Home River As COVID-19 Declines, River Appreciation Day Returns | Local News

As COVID-19 Declines, River Appreciation Day Returns | Local News


After COVID-19 anchored the event last year, people who have attended the Annual River Appreciation Day for over a decade now were happy to return the Missouri River near Clay County Park to offer a day of learning.

This fall’s event, which took place on September 14, was unique. River Appreciation Day has traditionally been designed for grade six students in Clay County schools. This year, high school students also participated.

Topics ranged from science, including lessons on how groundwater moves through soil near rivers, to art, with Norma Wilson’s poetry camp, to the role of the Missouri River as Native tribes who lived along its canal formed relationships with the white settlers.

“We’re talking about our relationship; how we became friends many years ago and how we work together to learn more about each other and our cultures and the differences in how we were brought up and how we can combine them, ”said Rich Boyd, originally from the Rosebud Reservation. but now calls Vermillion home.

Boyd and Steve Miller, a pastor from Vermillion, occupied one of the many stations set up in the Clay County Park area to teach students about different river related topics.

“We’ve been friends – Lakota and Christian – together for 25 years and we help students look at the river and the land,” Miller said, “and how different traditions and cultures come together to work together and help care for land and river, ”Miller said.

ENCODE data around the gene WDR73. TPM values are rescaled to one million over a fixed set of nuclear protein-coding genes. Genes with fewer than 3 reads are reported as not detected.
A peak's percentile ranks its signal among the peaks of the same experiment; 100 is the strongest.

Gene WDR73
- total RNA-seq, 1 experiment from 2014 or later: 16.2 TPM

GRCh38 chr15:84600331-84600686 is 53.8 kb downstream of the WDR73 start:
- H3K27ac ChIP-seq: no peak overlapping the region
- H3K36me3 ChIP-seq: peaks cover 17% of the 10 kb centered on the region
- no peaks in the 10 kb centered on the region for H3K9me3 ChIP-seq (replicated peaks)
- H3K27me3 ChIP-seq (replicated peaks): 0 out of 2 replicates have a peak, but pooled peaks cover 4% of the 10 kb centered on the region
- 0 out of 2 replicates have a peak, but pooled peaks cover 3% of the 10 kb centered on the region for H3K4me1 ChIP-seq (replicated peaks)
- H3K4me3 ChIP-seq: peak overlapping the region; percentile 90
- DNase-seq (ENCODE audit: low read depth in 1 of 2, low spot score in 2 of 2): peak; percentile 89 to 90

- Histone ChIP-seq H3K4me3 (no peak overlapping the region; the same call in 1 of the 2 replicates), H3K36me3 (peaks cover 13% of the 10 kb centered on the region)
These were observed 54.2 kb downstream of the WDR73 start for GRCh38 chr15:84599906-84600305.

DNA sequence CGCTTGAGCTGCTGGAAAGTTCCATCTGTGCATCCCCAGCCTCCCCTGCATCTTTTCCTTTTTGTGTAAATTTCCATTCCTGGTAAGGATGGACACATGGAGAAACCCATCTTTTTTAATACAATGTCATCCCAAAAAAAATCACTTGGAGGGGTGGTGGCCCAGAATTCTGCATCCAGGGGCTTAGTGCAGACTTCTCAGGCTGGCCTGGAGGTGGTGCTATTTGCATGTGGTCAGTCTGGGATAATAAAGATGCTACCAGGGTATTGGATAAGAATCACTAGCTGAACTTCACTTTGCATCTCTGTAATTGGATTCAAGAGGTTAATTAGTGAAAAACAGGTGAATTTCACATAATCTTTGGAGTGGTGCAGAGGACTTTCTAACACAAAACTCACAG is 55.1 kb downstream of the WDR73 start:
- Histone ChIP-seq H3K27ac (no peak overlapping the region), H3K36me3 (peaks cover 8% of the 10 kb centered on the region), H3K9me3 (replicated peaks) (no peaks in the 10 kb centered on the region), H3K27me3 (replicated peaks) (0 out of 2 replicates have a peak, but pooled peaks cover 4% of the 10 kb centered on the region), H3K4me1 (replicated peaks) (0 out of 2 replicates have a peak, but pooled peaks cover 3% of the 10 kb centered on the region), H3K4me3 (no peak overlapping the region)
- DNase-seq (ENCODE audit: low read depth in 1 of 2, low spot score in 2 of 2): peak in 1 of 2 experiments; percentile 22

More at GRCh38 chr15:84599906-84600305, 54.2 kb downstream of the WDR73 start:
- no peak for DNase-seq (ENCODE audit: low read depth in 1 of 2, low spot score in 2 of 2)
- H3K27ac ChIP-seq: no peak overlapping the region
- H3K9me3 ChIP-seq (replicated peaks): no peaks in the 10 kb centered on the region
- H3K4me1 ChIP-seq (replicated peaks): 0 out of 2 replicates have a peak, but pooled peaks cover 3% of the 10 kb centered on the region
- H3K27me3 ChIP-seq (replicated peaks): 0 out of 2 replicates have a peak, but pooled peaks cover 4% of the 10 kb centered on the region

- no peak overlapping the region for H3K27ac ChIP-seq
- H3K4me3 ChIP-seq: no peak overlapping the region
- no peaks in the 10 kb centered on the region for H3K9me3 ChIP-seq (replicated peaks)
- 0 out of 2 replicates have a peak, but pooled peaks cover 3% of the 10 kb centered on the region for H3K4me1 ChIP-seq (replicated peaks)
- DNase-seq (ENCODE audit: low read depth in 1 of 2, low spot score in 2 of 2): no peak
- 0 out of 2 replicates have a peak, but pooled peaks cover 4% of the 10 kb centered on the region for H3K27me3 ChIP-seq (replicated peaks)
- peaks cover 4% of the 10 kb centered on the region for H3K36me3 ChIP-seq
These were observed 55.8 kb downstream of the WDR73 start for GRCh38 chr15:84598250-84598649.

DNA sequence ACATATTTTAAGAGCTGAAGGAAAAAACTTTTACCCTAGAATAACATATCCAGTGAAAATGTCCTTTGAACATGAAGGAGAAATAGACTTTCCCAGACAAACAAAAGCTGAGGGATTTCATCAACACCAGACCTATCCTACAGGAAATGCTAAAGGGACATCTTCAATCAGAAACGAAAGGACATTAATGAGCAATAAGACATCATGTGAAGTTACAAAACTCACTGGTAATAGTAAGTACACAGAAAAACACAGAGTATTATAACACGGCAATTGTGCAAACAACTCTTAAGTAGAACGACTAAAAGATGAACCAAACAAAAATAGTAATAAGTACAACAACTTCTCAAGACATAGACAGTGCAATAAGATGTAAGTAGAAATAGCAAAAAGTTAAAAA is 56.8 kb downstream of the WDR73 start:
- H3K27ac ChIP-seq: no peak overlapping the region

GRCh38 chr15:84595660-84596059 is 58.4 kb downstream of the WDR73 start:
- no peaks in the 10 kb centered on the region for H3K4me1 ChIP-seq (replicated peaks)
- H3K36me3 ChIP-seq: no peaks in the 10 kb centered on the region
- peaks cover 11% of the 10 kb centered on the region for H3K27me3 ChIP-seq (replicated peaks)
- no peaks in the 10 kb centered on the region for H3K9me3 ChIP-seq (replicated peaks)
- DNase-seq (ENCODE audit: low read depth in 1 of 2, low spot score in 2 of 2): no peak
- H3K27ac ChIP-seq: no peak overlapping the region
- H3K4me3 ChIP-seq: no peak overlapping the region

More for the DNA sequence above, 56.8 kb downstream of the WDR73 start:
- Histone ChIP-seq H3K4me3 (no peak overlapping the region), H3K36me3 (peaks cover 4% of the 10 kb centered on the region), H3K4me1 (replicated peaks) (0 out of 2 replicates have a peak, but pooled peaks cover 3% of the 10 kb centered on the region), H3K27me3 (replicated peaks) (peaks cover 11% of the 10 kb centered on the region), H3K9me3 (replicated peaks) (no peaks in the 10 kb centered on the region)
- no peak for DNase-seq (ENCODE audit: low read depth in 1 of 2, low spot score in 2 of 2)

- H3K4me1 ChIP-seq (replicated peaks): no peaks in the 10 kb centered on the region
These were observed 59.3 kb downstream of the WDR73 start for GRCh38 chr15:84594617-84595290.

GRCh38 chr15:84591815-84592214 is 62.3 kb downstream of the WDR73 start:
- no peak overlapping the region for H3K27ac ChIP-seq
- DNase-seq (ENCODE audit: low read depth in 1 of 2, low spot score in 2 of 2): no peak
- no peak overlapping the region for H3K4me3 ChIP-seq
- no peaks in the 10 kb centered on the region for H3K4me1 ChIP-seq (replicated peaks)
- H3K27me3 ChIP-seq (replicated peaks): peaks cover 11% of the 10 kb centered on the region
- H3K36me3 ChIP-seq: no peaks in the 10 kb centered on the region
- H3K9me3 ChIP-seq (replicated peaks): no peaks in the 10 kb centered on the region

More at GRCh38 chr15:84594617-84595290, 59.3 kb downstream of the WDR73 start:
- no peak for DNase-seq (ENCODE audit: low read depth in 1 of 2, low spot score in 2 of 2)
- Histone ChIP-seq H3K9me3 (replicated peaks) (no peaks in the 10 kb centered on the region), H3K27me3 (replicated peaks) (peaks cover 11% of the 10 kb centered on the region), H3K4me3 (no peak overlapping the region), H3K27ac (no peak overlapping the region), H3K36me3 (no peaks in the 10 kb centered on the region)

“Our main message is that we are all connected,” Boyd said. “We’re parents to each other and that’s what we try to relate to students.

River Appreciation Day began 14 years ago after Grace Freeman of Vermillion was inspired by an event held in Montana when she lived there.

A similar weeklong activity was held at the Missouri River and 4,000 fourth graders participated.

There weren’t nearly 4,000 students in Missouri near Vermillion on Sept. 14, but the Clay County Park area was busier than it was during previous Day Appreciation Day events. river.

“This year we decided to have all the schools here at the same time, so we have 150 students here right now,” Freeman said. “It works; I’m already getting feedback from schools that they like it.

Since the COVID-19 pandemic is still ongoing despite additional protections for vaccines this year, special mitigation measures have been taken this year to keep students safe.

Traditionally, for example, Appreciation Day always ended with a great lesson in Native American songs and percussion that brought all the students together. This year, a little lesson in Lakota and drums was presented.

“Everything works,” she said. “This is the first time we’ve done something like this, so it’s been a bit of a touch-and-take off, but everyone seems to like it,” Freeman said.

SHU students and several community volunteers helped make the day run smoothly.


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